White matter hyperintensity reduction and outcomes after minor stroke

Wardlaw, J. M. et al. (2017) White matter hyperintensity reduction and outcomes after minor stroke. Neurology, 89(10), pp. 1003-1010. (doi: 10.1212/WNL.0000000000004328) (PMID:28794252) (PMCID:PMC5589793)

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Objective: To assess factors associated with white matter hyperintensity (WMH) change in a large cohort after observing obvious WMH shrinkage 1 year after minor stroke in several participants in a longitudinal study. Methods: We recruited participants with minor ischemic stroke and performed clinical assessments and brain MRI. At 1 year, we assessed recurrent cerebrovascular events and dependency and repeated the MRI. We assessed change in WMH volume from baseline to 1 year (normalized to percent intracranial volume [ICV]) and associations with baseline variables, clinical outcomes, and imaging parameters using multivariable analysis of covariance, model of changes, and multinomial logistic regression. Results: Among 190 participants (mean age 65.3 years, range 34.3–96.9 years, 112 [59%] male), WMH decreased in 71 participants by 1 year. At baseline, participants whose WMH decreased had similar WMH volumes but higher blood pressure (p = 0.0064) compared with participants whose WMH increased. At 1 year, participants with WMH decrease (expressed as percent ICV) had larger reductions in blood pressure (β = 0.0053, 95% confidence interval [CI] 0.00099–0.0097 fewer WMH per 1–mm Hg decrease, p = 0.017) and in mean diffusivity in normal-appearing white matter (β = 0.075, 95% CI 0.0025–0.15 fewer WMH per 1-unit mean diffusivity decrease, p = 0.043) than participants with WMH increase; those with WMH increase experienced more recurrent cerebrovascular events (32%, vs 16% with WMH decrease, β = 0.27, 95% CI 0.047–0.50 more WMH per event, p = 0.018). Conclusions: Some WMH may regress after minor stroke, with potentially better clinical and brain tissue outcomes. The role of risk factor control requires verification. Interstitial fluid alterations may account for some WMH reversibility, offering potential intervention targets.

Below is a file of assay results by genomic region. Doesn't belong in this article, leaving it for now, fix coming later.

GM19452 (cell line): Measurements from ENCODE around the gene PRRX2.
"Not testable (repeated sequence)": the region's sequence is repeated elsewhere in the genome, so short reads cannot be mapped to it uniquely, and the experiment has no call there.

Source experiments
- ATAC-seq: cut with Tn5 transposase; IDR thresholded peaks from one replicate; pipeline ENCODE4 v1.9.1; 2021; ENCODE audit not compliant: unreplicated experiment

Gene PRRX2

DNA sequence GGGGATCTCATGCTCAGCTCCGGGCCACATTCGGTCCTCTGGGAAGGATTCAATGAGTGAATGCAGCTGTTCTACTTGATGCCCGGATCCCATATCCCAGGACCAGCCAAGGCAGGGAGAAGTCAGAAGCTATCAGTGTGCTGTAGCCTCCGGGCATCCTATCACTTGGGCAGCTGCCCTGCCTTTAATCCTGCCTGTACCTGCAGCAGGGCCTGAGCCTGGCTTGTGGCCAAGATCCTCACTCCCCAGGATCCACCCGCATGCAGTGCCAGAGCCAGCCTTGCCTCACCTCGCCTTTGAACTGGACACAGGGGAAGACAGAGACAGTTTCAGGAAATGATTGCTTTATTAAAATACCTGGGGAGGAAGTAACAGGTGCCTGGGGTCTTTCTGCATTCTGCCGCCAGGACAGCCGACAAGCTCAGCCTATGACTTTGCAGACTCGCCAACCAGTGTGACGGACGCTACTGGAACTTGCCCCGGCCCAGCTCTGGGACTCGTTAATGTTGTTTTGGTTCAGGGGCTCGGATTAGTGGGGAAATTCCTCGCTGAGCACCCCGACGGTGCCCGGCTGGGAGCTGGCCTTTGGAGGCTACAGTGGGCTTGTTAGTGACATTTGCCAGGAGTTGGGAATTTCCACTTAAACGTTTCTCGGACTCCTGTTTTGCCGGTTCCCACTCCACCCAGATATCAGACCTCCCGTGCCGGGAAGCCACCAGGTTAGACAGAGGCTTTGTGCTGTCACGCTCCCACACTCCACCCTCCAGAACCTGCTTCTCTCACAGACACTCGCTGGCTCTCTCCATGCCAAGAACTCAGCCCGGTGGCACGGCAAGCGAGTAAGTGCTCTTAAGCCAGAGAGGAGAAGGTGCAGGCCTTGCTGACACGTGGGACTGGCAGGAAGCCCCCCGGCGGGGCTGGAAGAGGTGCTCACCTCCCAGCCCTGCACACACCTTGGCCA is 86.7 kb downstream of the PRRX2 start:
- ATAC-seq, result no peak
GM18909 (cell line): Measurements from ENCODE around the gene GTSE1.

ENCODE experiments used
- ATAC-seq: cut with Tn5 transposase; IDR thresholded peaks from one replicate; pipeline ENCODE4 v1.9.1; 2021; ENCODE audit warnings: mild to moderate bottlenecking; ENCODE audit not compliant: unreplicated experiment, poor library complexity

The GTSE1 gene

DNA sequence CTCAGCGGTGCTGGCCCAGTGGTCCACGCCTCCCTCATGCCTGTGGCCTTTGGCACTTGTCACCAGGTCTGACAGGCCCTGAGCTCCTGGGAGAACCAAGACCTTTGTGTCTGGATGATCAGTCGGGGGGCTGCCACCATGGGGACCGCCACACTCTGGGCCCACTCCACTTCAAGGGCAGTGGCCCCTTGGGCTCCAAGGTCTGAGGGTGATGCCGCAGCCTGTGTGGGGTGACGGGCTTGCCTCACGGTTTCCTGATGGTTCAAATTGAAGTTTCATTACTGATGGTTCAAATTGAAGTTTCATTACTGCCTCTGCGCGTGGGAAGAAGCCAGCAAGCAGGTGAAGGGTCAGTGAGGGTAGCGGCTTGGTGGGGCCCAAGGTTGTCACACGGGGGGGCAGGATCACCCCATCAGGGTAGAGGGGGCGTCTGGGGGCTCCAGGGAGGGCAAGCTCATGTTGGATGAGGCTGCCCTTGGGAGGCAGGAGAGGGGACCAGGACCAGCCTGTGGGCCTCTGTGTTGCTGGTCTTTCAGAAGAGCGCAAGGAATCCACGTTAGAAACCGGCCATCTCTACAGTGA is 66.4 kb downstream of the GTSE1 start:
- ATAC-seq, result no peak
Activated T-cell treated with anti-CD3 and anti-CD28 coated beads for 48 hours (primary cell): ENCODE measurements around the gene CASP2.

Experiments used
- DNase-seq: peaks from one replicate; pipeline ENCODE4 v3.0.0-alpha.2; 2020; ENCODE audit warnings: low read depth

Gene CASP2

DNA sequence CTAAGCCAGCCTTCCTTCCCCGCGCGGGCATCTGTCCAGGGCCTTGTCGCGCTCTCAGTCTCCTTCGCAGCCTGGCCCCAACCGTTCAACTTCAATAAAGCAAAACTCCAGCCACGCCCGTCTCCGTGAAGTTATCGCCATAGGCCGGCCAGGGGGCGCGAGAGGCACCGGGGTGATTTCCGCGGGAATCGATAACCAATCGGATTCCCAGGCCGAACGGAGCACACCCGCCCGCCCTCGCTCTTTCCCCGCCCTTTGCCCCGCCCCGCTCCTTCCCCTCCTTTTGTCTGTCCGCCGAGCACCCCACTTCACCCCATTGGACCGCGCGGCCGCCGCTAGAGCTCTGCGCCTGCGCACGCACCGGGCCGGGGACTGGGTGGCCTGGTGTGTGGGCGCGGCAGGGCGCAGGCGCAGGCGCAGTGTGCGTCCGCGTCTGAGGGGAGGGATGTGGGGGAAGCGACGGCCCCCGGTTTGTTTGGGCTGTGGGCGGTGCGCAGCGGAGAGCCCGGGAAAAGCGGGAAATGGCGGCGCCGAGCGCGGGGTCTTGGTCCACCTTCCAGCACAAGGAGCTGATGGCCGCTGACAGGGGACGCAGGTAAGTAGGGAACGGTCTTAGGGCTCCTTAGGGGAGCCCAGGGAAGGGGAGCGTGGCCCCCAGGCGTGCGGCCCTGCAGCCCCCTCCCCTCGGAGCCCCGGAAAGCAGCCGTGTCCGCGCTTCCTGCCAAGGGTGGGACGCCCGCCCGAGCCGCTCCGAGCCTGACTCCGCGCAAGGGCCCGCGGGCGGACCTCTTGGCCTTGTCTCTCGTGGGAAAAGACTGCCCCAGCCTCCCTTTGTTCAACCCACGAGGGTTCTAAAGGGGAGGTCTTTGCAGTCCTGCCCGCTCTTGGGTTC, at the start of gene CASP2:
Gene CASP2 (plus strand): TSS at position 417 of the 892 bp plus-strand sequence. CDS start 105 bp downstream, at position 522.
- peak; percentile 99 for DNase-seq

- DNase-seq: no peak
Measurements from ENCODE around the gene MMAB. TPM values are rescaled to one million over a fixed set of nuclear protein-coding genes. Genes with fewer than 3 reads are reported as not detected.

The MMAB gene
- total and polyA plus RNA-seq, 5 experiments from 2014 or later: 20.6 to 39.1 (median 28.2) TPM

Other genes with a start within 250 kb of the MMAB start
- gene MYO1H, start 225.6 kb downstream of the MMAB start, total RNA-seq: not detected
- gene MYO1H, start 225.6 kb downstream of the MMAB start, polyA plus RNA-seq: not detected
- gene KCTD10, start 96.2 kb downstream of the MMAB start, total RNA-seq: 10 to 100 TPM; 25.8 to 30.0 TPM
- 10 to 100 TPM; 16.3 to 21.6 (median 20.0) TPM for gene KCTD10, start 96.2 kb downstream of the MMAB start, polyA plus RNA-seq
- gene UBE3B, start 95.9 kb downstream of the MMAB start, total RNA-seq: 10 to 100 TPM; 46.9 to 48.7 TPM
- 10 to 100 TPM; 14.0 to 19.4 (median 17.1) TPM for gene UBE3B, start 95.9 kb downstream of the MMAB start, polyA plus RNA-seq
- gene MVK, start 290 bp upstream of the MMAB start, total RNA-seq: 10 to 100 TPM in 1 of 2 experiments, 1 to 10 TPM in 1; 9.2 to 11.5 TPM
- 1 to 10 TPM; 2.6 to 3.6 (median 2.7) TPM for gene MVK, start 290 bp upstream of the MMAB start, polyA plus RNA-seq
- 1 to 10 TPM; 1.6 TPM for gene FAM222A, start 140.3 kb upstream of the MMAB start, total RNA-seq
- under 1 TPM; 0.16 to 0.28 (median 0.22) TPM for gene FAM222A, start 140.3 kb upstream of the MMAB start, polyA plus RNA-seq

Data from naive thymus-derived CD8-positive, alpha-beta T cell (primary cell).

Item Type:Articles
Additional Information:The project was funded by the Wellcome Trust (WT088134/Z/09/A; S.D.J.M, project costs), the Row Fogo Charitable Trust (M.d.C.V.H., A.K.H.), AgeUK (S.M.-M.), the European Union Horizon 2020 project 666881, SVDs@Target (F.M.C.). The Brain Imaging Centre is supported by the Scottish Funding Council SINAPSE Initiative (www. sinapse.ac.uk); funding from the Fondation Leducq (16-CVD-05) is gratefully acknowledged. J.S. was supported by Maastricht University Medical Centre Academic Fund.
Glasgow Author(s) Enlighten ID:Makin, Dr Stephen
Authors: Wardlaw, J. M., Chappell, F. M., Valdés Hernández, M. D. C., Makin, S. D.J., Staals, J., Shuler, K., Thrippleton, M. J., Armitage, P. A., Muñoz-Maniega, S., Heye, A. K., Sakka, E., and Dennis, M. S.
College/School:College of Medical Veterinary and Life Sciences > School of Cardiovascular & Metabolic Health
Journal Name:Neurology
Publisher:Lippincott, Williams and Wilkins
ISSN (Online):1526-632X
Published Online:09 August 2017
Copyright Holders:Copyright © 2017 The Authors
First Published:First published in Neurology 89(10): 1003-1010
Publisher Policy:Reproduced under a Creative Commons license

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